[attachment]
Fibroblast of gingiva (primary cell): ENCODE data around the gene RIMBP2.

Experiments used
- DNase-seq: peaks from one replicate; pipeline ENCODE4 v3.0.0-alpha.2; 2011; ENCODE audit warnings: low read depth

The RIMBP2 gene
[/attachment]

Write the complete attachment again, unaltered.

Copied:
Fibroblast of gingiva (primary cell): ENCODE data around the gene RIMBP2.

Experiments used
- DNase-seq: peaks from one replicate; pipeline ENCODE4 v3.0.0-alpha.2; 2011; ENCODE audit warnings: low read depth

The RIMBP2 gene